Back at Penn, Joseph said it is rare for CURF to see a freshman even submit an application for a national award like the Davis prize. But if one thing is clear, it is that Jok is no ordinary freshman.

This summer, Jok plans to travel back to Africa to begin work on the Dut Jok Youth Foundation. While abroad, he will distribute sports equipment, start building a basketball court and coordinate plans for a secondary school.

For Jok, the $10,000 from the Davis award will be “great seed money” to get things going.

“Dau’s motivation and dedication put things into perspective for me … because [my story] doesn’t even compare to what he’s been through,” said College freshman Cameron Gunter, a forward on the basketball team and close friend of Jok’s.

CURF Associate Director for Fellowships Cheryl Shipman said Jok was selected as the University’s candidate for the national award from a pool of about 10 finalists. For Shipman, Jok’s project stood out because it was “extremely well anchored.”

“He has that mix of idealism, energy and tenacity that looks like it will be effective for years to come,” she said.

Joseph — a self-proclaimed “Penn basketball junkie” — agreed, adding that Jok has enough connections in Southern Sudan to hit the ground running with the organization.

By 2016, Jok said he hopes to set up a fully funded secondary school with a capacity to serve more than 750 Sudanese students. Jok also wants to build a sports complex where “every major Western sport other than padded football” can be played.

“My father lived his life for others, and that’s what I want to do,” he said. “My success isn’t about money — it’s about whether I can make my father proud.”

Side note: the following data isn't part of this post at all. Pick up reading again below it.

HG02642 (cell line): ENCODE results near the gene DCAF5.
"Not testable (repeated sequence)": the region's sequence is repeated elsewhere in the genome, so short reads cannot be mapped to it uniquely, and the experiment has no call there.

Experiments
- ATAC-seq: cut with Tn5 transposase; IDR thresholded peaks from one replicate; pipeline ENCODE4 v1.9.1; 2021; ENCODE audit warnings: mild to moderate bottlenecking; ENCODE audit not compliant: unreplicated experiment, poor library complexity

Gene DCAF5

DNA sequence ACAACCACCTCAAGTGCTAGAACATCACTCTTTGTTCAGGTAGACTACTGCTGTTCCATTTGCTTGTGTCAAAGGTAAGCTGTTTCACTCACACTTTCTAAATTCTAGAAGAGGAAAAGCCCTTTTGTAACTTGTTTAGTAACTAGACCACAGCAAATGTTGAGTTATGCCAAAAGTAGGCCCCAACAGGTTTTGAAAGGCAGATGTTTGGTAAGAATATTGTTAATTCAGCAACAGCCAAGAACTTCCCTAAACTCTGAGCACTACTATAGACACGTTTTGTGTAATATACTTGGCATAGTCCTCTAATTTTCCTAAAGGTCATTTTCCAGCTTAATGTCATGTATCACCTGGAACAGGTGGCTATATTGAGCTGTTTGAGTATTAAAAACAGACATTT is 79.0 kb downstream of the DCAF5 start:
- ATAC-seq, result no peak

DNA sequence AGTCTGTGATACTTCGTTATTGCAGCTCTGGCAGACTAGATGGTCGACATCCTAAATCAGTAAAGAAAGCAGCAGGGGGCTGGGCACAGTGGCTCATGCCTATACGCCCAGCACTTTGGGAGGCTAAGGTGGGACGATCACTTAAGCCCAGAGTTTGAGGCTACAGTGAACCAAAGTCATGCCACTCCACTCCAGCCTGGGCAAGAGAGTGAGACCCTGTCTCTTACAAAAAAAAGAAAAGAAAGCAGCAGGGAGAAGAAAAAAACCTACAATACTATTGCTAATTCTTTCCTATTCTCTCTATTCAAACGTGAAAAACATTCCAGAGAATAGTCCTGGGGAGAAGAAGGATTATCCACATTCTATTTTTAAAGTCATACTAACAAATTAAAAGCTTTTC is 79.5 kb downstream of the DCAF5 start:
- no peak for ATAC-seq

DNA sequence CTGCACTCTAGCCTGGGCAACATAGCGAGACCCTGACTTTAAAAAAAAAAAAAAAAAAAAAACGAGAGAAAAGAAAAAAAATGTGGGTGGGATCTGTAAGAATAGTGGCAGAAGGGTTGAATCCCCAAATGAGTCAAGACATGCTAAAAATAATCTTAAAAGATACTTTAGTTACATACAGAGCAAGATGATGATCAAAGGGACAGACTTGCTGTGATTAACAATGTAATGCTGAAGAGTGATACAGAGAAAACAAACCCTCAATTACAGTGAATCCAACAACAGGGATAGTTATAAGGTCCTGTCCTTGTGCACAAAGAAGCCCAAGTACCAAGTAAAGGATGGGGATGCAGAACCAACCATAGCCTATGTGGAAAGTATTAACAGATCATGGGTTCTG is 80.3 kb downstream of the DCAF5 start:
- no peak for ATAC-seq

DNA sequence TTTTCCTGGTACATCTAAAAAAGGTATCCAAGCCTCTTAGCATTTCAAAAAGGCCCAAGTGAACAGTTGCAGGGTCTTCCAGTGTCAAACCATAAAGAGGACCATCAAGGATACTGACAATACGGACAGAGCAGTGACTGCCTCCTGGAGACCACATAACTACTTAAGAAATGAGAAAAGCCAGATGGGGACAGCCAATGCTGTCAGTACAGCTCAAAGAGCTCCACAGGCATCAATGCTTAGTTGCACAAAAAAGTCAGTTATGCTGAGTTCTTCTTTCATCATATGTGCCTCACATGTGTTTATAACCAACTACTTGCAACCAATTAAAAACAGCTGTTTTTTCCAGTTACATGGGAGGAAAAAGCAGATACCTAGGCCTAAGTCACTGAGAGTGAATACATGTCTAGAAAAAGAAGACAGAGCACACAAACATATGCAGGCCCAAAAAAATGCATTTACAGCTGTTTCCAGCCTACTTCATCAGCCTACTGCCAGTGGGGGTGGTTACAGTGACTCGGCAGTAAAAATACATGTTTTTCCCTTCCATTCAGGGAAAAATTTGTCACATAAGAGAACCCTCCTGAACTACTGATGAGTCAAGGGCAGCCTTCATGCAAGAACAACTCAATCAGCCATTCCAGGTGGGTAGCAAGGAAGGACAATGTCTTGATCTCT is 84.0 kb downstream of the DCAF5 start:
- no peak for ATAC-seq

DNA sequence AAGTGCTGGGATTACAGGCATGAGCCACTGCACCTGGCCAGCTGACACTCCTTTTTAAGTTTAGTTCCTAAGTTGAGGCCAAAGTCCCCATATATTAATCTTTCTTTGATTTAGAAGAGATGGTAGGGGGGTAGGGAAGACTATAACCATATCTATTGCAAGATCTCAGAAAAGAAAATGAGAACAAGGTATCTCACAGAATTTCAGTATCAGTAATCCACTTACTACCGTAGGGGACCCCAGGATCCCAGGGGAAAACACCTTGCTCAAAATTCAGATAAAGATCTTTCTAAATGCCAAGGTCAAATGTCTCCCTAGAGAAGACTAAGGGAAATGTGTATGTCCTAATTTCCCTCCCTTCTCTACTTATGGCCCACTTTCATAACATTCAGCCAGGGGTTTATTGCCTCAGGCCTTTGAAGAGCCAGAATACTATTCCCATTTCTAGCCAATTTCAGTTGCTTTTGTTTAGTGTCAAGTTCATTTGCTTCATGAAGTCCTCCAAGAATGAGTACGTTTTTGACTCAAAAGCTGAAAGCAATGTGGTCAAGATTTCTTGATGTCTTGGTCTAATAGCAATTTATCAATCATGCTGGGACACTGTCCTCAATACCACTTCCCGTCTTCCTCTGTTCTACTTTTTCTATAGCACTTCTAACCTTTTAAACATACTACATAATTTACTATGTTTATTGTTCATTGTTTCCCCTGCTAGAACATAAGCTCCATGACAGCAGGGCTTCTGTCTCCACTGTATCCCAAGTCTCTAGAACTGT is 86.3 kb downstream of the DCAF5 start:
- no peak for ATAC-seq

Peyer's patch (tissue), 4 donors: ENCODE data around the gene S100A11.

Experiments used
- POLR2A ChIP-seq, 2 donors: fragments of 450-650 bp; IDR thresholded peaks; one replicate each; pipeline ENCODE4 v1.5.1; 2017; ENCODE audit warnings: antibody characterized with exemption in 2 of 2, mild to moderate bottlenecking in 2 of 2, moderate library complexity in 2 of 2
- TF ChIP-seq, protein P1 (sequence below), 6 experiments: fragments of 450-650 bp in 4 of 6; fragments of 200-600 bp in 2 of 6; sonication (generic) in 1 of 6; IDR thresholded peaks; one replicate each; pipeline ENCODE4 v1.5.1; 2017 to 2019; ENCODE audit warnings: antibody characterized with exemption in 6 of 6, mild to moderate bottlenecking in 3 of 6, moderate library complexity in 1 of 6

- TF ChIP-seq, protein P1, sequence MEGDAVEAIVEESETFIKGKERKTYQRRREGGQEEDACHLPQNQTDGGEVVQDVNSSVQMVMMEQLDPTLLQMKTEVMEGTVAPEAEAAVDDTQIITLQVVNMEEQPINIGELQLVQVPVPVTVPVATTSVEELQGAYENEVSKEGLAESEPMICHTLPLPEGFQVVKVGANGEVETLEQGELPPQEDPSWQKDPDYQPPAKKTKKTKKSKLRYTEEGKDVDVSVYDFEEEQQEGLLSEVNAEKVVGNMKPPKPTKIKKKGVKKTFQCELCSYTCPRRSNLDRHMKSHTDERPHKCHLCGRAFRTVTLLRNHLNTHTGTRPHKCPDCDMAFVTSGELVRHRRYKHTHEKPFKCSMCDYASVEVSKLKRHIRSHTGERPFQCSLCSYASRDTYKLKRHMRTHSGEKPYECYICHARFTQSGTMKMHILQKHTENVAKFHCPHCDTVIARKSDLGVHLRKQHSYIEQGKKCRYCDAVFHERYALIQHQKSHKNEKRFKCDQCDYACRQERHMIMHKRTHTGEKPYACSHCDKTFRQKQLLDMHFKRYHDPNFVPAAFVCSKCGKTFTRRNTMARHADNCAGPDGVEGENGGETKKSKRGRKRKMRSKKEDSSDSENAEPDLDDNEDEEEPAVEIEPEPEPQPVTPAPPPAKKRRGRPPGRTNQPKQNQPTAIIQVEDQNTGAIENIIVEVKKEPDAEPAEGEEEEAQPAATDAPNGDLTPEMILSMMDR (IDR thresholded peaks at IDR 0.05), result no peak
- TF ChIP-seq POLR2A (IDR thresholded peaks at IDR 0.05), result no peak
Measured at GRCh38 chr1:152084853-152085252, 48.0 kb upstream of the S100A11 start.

Jok is currently working on gaining nonprofit status for the foundation. In the meantime, he is looking to recruit some Penn students to help with the project.

“If anyone out there at Penn would like to help, it would be great,” he said.

Some of Jok’s teammates like Gunter and Rosen have already expressed a desire to contribute in any way they can.

“Dau’s already trying to get me to commit 5 percent of my salary [to the foundation],” Rosen joked.

Though Jok knows that returning home this summer will be dangerous, he is encouraged by a recent decrease in violence. An area that has seen civil war between Africans and Arabs for years, Southern Sudan may soon gain independence as a result of a national referendum, he said.

Now, however, Jok is concerned about one thing — how his efforts may impact future generations of Sudanese youth.

“By changing the lives of 500 kids, you can change the lives of millions.” he said. “You can change a whole country.”


Dau’s Story on ESPN

Dau Jok’s message of hope for Sudan

O'NeilBy Dana O’Neil 
He was 6 when his father was killed, his body returned to the family’s home on a makeshift stretcher.

He was 17 when his grandfather was killed, caught in the crossfire of a war that has been raging for 20 years.

Dau Jok

Courtesy of Dau Jok

Dau Jok is not merely a victim of violence. He is a byproduct of it, born into its grasp and reared in a world where AK-47s were more readily available than pen and paper.

Until Jok, who just finished his freshman season at Penn, came to the United States eight years ago, the word peace was as foreign to him as the snow that greeted him when he settled in Des Moines, Iowa. In the Southern Sudan, the place Jok calls home, war is not news. It’s life, a two-decade long battle between the Africans and Arabs that has claimed an estimated 2 million lives and left a country in such poverty and disarray that people there are referred to as the “lost generation.”

But while outsiders and even international health organizations struggle to maintain hope, one 18-year-old believes steadfastly in it.

Jok, the child of violence, has plans to bring that rare gift of peace to his home country.

Peace will come in the form of soccer balls and basketballs, an after-school program and in time, a school building. Mostly it will come in the form of human kindness.